DULUTH — Minnesota is fertile ground to plant a new kind of timber company, according to a study whose backers hope to lure such a manufacturer to the state.
Mass timber, a type of building material big in Europe and gaining in popularity for commercial projects in the U.S., could bring 50 good-paying jobs, more business and stability for sawmills and access to greener construction supplies for the region, according to the Bureau of Business and Economic Research at the University of Minnesota Duluth, which is releasing its study Monday, March 11.
“The big piece of this, in our region and in Minnesota, is we need to be more creative and innovative,” said Tamara Lowney, president of the Itasca Economic Development Corporation, which helped pay for the study alongside APEX, Minnesota Power, Great River Energy, the Blandin Foundation and the Iron Range Resources and Rehabilitation Board. “A project like mass timber lets us take a big look at something and really go after it.”
Lowney had approached the industry before but was told to come back with answers to a few key questions: Does the state want it, and can it support a mass timber manufacturer? The study says yes and yes. A fact-sheet from supporters calls Minnesota “perfect” for the industry “because we have the lumber resources, workforce and transportation infrastructure required to support it.”
In looking at the demand for mass timber, specifically cross-laminated timber or CLT, the report found that while building codes and lack of experience with the material could make it slow to catch on, benefits include “speed and ease of constructing modular systems, durability and strength, lower costs and the opportunity for a green alternative to traditional construction materials.”
Cross-laminated timber typically involves several layered boards glued together that can be used as structural, load-bearing building materials suitable for multi-story construction. The seven-story T3 office building in downtown Minneapolis is a recent regional example of what the material is capable of.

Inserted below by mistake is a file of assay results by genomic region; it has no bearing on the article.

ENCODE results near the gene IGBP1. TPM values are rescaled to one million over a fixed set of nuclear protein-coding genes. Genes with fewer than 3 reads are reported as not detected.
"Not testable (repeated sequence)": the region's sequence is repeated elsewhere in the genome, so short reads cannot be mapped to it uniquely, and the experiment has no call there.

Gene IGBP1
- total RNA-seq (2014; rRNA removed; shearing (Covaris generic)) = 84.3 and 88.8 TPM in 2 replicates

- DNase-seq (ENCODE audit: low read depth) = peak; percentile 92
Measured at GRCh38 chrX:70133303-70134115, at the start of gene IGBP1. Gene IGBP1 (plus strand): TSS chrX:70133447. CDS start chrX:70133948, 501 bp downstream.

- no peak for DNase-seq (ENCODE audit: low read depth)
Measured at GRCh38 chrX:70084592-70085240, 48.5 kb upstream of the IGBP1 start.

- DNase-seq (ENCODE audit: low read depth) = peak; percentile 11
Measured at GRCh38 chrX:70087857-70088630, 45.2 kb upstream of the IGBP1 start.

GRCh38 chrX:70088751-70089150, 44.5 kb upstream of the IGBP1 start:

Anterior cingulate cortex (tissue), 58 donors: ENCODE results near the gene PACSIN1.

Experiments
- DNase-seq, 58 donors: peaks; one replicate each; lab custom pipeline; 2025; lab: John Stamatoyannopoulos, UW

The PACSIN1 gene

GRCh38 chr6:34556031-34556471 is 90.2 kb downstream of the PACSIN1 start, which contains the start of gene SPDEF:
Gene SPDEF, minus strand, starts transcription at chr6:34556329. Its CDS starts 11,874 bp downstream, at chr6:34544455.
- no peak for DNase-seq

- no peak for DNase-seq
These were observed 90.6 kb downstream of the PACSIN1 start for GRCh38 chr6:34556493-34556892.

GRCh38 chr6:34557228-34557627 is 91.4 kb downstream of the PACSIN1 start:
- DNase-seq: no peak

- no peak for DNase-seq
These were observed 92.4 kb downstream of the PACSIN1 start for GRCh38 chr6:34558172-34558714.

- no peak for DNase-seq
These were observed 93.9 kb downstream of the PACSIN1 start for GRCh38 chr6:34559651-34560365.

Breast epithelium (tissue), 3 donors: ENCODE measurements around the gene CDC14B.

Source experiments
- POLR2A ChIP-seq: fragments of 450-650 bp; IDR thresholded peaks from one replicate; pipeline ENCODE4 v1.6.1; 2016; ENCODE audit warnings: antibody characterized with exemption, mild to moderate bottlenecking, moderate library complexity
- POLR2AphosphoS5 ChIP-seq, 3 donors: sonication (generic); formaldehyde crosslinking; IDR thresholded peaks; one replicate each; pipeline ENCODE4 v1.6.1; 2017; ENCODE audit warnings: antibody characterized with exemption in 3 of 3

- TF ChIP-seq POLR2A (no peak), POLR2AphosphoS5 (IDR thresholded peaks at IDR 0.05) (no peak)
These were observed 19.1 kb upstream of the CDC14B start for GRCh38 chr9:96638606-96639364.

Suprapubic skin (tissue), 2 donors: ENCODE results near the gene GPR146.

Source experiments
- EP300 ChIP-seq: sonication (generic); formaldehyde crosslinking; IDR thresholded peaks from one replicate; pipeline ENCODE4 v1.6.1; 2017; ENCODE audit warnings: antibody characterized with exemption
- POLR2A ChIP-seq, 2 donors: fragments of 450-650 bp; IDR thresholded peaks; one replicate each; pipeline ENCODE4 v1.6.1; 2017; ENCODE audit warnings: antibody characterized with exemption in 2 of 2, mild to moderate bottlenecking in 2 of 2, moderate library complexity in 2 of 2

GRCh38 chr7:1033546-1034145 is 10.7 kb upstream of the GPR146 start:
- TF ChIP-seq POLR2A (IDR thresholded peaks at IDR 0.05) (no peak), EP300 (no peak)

Globally, the CLT industry is expected to quadruple in size to $2 billion annually by 2025, with North America as the second-largest market.
As far as supply: “Lumber mills and wholesalers in the Great Lakes region produce and distribute more than enough lumber in the grades and dimensions suitable for CLT manufacturing and have the ability to increase production and distribution volumes if there was a demand for the product,” according to the study.
Lowney said that even as sawmills are working at capacity largely supplying residential construction, having an industry like mass timber to supply commercial projects could help smooth out any downturns in the housing market.
“If 2009 happens all over again, you’re so dependent on residential markets,” she said. “With mass timber, the downturns aren’t as dramatic because now you’ve got an alternative market.”
If residential construction keeps up in fast-growing markets like the Twin Cities, mass timber could also be considered for apartment complexes.
As for the broader economic effects of the industry, the study estimated that for every 10 jobs a CLT manufacturer brings to the state, another nine jobs would be created to support the industry. That’s due in part to the likely need to bring in suitable lumber from around the region, perhaps even Canada, fueling a growth in transportation and logistics.
Lowney and a team of regional representatives will be at the Mass Timber Conference in Portland, Ore., later this week presenting their findings with the hopes the state will at least get a closer look.
If a company chose to come to Minnesota, it would be the first mass timber manufacturer in the region.
“These are projects that other states are vying for,” Lowney said. “But we’re the first Midwestern state to do a study and go to the forefront and say, ‘Come here.’”